The HRD Cell will have to arrange the appropriate training programs both in the country and abroad for Bangladeshi power and energy professionals and workforce, who would help for developing efficiencies, skills, knowledge of end-use technologies, self-confidingness, and integrity. The cell will prepare a training manual and guidelines for energy and power professionals. The cell may conduct various studies and research programs on power plants and other energy issues, make reports and recommendations; and provide support to government institutions and utilities with the outcomes for further actions of efficiency development based on the weakness and short-falls.


Skilled Workforce for Industrial Sector

Skill development is a strategic concern in the national development and economic growth of a country. The nation depends on how many people are skilled to work and hence how productive they are. The skilled workforce can actively participate in the economic development activities, as they can produce quality products and services and also earn more than non-skilled ones.


Bangladesh facing a big shortage of skilled manpower in the industrial sectors, which is a major concern for the country. A BIDS study (2020) says the industrial sectors (mainly, FMCG, RMG and textile, engineering, construction, leather, heavy processing and manufacturing industry (steel, rod, cement, chemicals, ceramics, glass, healthcare, shipbuilding, ICT, hospitality) will require 87 lakh (8.7 million) skilled, 56 lakh semi-skilled and 31 lakh unskilled work workforce by 2025.


On the other hand, more than 12 million Bangladeshi people are working abroad, but cannot earn the expected amount of foreign remittance, because of poor skills. Currently, the export-oriented RMG sector which contributes 84% to the country’s total export earnings is running with a 20% shortage of skilled manpower. 


On the other hand, around 2.5 lakhs (legally and illegally) foreign citizens are working in Bangladesh and taking away Tk 26,000 crore annually (TIB report-2021). Other private sources say the number is 90,000 and they remit US$ 2.1 billion. Among the total workers, 60% came from India and China. If they could be replaced by the local skilled workforce, a huge amount of foreign currency could be saved.


The UN Industrial Development Organization survey report (2021) says a portion of rejection rates of Bangladeshi garment products are also pointed by the buyers at low average skilled workers. But some Asian countries (e.g. Vietnam, Thailand, Malaysia, and Indonesia) have provided a skilled environment that allowed the industrial sector to quickly move up in the value chain.


The skilled workers’ deficiency problem in industries is getting worse day by day, whereas the surpluses of educated youth, but unskilled ones are most available. But there are lack of opportunities, i.e. training, technical education, probation, internee, etc. to make a youth skilled one, also blamed for forced to get a general higher education, which carries fewer job opportunities.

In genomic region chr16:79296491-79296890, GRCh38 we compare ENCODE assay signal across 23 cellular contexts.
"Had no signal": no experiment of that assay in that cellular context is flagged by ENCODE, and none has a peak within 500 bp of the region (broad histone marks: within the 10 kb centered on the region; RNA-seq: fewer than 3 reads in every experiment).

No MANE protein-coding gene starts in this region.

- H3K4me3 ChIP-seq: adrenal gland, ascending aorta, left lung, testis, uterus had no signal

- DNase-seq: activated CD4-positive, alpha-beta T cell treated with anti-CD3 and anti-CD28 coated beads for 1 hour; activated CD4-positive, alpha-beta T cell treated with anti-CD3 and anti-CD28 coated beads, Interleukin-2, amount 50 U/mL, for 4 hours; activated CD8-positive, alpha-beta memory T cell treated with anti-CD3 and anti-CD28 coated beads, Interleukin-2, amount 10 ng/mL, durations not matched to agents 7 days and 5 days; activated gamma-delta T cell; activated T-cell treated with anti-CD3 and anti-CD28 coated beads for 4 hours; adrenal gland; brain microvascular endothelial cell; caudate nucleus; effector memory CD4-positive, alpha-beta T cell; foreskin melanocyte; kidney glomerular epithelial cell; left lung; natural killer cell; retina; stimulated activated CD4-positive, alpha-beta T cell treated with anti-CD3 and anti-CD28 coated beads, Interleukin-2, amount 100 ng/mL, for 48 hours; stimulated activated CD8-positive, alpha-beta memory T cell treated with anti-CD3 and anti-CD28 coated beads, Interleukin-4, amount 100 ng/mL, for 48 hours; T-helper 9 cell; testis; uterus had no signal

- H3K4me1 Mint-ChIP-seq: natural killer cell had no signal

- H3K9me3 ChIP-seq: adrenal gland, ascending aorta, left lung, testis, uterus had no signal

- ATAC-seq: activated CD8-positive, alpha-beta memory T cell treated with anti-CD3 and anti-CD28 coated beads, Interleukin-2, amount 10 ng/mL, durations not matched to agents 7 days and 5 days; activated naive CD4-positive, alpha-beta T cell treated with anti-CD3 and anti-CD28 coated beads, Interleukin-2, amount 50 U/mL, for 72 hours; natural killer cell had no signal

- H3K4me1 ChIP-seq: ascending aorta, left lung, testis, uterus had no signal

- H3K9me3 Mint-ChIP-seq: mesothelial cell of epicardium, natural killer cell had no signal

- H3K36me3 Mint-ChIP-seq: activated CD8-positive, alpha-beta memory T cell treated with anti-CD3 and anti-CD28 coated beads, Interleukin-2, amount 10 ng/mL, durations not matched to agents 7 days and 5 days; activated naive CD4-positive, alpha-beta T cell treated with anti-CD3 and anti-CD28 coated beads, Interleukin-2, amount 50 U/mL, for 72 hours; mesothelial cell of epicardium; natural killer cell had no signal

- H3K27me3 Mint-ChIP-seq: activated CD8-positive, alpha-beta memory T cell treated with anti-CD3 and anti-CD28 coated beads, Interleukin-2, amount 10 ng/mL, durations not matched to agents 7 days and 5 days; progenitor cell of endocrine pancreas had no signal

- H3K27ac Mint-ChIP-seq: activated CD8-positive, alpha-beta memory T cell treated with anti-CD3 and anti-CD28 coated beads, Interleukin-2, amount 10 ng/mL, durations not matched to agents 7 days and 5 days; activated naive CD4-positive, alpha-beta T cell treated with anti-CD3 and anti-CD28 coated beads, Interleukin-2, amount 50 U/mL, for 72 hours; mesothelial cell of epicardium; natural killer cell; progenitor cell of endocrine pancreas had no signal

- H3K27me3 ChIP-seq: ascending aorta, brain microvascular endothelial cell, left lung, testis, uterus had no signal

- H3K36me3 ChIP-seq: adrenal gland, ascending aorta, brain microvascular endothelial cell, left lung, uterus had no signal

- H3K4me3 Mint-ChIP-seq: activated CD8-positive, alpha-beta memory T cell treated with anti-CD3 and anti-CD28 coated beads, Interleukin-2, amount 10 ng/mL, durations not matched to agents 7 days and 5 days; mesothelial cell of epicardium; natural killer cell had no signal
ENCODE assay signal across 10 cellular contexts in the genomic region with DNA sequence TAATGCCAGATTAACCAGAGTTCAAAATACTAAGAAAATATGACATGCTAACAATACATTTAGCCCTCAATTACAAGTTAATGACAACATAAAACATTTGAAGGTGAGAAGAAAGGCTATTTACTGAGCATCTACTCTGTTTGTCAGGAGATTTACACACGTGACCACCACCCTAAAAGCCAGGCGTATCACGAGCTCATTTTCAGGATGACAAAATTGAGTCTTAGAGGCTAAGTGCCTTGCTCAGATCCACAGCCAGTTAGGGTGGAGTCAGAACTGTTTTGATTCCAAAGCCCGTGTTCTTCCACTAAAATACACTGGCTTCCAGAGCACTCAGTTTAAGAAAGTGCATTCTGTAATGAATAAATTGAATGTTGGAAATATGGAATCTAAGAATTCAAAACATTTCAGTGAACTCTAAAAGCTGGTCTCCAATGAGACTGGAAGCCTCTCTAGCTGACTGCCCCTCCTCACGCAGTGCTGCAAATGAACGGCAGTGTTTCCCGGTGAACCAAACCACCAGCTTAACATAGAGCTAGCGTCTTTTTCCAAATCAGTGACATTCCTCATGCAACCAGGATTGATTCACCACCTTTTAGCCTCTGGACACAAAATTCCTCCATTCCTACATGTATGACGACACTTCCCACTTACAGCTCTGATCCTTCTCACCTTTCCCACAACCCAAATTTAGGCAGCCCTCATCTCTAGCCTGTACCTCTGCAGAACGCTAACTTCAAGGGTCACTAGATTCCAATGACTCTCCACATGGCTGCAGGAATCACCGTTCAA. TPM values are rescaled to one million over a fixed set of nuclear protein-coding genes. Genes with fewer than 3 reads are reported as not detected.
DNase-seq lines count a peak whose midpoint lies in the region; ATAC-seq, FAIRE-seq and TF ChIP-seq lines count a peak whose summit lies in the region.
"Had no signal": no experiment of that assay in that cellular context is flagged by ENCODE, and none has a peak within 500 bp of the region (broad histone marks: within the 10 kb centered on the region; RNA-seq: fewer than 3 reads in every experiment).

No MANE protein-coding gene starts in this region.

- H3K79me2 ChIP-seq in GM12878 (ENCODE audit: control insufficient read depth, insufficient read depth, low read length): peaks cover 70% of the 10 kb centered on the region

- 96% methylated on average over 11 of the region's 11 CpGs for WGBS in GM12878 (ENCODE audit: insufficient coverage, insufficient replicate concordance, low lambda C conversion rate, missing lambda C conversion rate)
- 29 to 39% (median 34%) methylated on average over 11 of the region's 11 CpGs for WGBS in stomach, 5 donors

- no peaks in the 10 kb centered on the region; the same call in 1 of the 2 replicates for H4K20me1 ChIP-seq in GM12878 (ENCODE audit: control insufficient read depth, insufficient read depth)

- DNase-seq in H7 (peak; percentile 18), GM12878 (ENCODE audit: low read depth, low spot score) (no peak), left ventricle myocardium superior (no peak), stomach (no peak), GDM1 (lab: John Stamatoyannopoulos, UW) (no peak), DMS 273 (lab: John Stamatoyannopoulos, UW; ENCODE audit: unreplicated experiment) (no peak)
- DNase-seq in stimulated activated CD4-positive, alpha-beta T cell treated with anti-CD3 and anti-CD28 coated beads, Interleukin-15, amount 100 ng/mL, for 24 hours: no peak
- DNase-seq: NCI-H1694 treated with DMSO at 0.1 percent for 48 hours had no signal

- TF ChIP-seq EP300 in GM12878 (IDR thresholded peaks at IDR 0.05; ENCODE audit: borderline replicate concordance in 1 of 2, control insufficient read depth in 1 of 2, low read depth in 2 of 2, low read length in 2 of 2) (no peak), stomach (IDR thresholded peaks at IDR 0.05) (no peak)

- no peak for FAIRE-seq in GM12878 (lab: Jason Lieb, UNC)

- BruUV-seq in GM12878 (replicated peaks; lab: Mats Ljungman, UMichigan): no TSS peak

The general education is not getting a match industrial demands. Both economists and industry owners have stressed and recommended providing skills training and other appropriate professional education to the youths as required to resolve the problem. The government is to take wide professional training programs according to the sector-based demand, and take actions for a qualitative working environment with all compliance and the workers’ welfare activities. Bangladesh should set up more technical, vocational and training institutes, and improve the quality of general education at all levels so that the country can meet the growing demand for skilled personnel.



The potential workforce for the energy sector should go through appropriate skills training while addressing the workforce skills and challenges would be the basis of productivity and profitability for the energy business, energy security, and ability to compete in a global energy trade market. The national skills development policy has a clear-cut and well-informed vision about how the issues are properly reflected in it. This policy is based on the National Skill Development Authority Act, 2018 and NSDA Rules, 2020.


Bangladesh currently stands at an important crossroads of economic, human and social development, mainly in the energy and power sector. Human resource development should be strongly focused on as skills training is an important part of this impressive economic and social transformation. It is well-recognized that knowledge and skills are important driving forces of economic growth and social development in any country. Therefore, a comprehensive and well-thought-out national skills development policy will guide skills development strategies and facilitate coordination of all skills training organizations in the country. Also, the policy document will align with other relevant national economic, employment, and social policies so that Bangladesh can achieve its goals by 2041.


(Sources: BIDS Report-2021, BD-Skills Vision-2016, NSDA Act-2018, NSDA Rules-2020, NSD Policy-2011-2020).


AKM Monowar Hossain Akhand, Former Additional Secretary, Ministry of Public Administration-MOPA,  Email: [email protected]